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Democratic legislation to restrict Colorado employers from using consumer credit information in hiring decisions got initial approval Monday, although Republicans and business groups say the bill is bad for business.
More than a dozen states this year are considering similar legislation, with advocates saying the bad economy means more people who are unemployed have built up bad credit, and holding that against them creates a barrier to landing a job.
But opponents say businesses should be allowed to use all information available to them when making hiring decisions and the legislation opens them up to lawsuits by disgruntled applicants.
The proposal passed its first hurdle in committee Monday night with Republicans voting against it on a party-line vote. Republicans will be a bigger factor in deciding the fate of the legislation if it gets to the GOP-controlled House.
Democratic Sen. Morgan Carroll, the bill sponsor, said employers should base hiring decisions on work history and job interviews, not credit scores, in the aftermath of the recession.
"Do we want a permanently unemployed and unemployable class of people in this state?" Carroll, from Aurora, asked lawmakers on the committee voting on the bill.
Republican lawmakers are not sold on Carroll's idea and questioned whether it's the state's role to be involved in private hiring decisions.
"In a free market capitalist system, shouldn't it be the employer, not the state government, to decide what weight or a lack of weight to give one small aspect of the hiring process?" asked Mesa County Republican Sen. Steve King.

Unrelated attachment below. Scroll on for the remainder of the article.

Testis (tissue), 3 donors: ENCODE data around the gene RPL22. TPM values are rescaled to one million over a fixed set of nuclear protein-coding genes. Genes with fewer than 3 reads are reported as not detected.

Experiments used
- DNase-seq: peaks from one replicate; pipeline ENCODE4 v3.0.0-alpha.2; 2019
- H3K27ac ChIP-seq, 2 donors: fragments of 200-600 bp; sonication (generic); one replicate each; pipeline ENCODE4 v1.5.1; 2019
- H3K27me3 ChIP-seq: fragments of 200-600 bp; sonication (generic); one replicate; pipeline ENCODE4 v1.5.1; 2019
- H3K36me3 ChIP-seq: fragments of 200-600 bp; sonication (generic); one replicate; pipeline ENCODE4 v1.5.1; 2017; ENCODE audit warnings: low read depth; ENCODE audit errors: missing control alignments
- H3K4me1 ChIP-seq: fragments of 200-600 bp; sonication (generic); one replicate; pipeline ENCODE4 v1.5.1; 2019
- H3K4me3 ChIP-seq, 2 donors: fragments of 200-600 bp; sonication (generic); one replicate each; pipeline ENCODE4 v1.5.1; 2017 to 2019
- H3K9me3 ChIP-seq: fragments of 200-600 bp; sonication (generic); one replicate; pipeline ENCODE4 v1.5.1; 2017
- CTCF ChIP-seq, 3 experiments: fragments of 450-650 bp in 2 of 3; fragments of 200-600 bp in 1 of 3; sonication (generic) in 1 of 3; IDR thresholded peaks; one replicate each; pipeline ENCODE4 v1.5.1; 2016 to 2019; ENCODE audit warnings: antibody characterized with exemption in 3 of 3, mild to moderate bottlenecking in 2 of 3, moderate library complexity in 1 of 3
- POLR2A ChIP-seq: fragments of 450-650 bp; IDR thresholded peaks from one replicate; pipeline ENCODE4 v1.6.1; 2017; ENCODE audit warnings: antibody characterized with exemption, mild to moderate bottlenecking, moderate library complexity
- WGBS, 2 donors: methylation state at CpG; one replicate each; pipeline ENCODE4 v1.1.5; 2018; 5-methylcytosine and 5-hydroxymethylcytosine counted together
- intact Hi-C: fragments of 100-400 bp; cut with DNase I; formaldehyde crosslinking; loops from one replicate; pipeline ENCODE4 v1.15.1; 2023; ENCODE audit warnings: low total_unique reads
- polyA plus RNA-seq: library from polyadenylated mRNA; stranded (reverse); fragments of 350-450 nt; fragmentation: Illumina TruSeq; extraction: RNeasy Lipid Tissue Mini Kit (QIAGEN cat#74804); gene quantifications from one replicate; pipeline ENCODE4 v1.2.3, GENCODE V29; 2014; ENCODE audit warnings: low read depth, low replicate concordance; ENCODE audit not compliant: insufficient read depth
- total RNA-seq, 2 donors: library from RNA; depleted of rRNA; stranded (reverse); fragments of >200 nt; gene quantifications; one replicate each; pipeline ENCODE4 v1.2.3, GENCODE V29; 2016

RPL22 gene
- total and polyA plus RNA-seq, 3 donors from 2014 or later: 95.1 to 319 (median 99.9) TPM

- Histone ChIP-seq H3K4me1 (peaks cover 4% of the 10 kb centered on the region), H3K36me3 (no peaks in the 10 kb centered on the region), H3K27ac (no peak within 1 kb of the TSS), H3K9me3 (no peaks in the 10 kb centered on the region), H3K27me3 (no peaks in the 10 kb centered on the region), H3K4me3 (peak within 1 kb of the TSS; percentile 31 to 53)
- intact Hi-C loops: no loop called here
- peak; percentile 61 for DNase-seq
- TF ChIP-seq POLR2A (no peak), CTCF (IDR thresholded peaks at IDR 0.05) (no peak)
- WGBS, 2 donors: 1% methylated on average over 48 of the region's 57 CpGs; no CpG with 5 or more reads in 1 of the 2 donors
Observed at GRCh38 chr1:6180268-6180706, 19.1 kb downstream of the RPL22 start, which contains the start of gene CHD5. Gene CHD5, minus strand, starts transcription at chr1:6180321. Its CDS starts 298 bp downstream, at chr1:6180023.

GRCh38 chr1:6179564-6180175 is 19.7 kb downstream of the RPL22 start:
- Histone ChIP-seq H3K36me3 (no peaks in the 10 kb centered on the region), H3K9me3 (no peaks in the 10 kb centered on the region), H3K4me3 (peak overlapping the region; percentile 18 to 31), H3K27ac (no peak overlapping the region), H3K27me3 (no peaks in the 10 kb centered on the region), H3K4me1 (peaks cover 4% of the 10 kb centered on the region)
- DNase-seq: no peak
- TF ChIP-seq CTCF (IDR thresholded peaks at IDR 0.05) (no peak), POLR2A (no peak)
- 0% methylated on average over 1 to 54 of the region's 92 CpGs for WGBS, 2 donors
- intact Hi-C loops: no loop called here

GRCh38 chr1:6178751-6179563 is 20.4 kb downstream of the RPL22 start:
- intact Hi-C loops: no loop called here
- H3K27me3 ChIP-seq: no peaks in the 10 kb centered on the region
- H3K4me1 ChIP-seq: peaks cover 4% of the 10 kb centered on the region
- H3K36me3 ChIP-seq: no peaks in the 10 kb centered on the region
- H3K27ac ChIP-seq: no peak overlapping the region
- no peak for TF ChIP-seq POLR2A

Carroll's bill would restrict the use of consumer credit information against potential employees unless they're applying for a job that involves financial decisions. It would also require employers who use credit information to give potential employees a chance to explain any negative information.
The legislation would allow people to pursue civil action if an employer unfairly used their credit information against them.
Tony Gagliardi, the Colorado and Wyoming state director for the National Federation of Independent Business, called the bill a government "overreach" that would discourage job creation.
"The bill exposes employers to lawsuits by employees or potential employees simply because they feel they might have been passed over for a promotion or employment," he said, adding that the legislation "does nothing but raise gray areas for an employer being able to justify their hiring decisions."
Carroll said the recession has made the legislation necessary.
"Do you know anyone who can lose a job, lose an income and keep a good credit score?" she asked.
Nineteen states and the District of Columbia have introduced legislation this year dealing with credit checks in employment, according to the National Conference of State Legislatures. Of 34 bills being considered, 32 deal with restrictions on the use of credit information for employment decisions.
Florida, Georgia, Massachusetts, New York and Wisconsin are among the states considering legislation.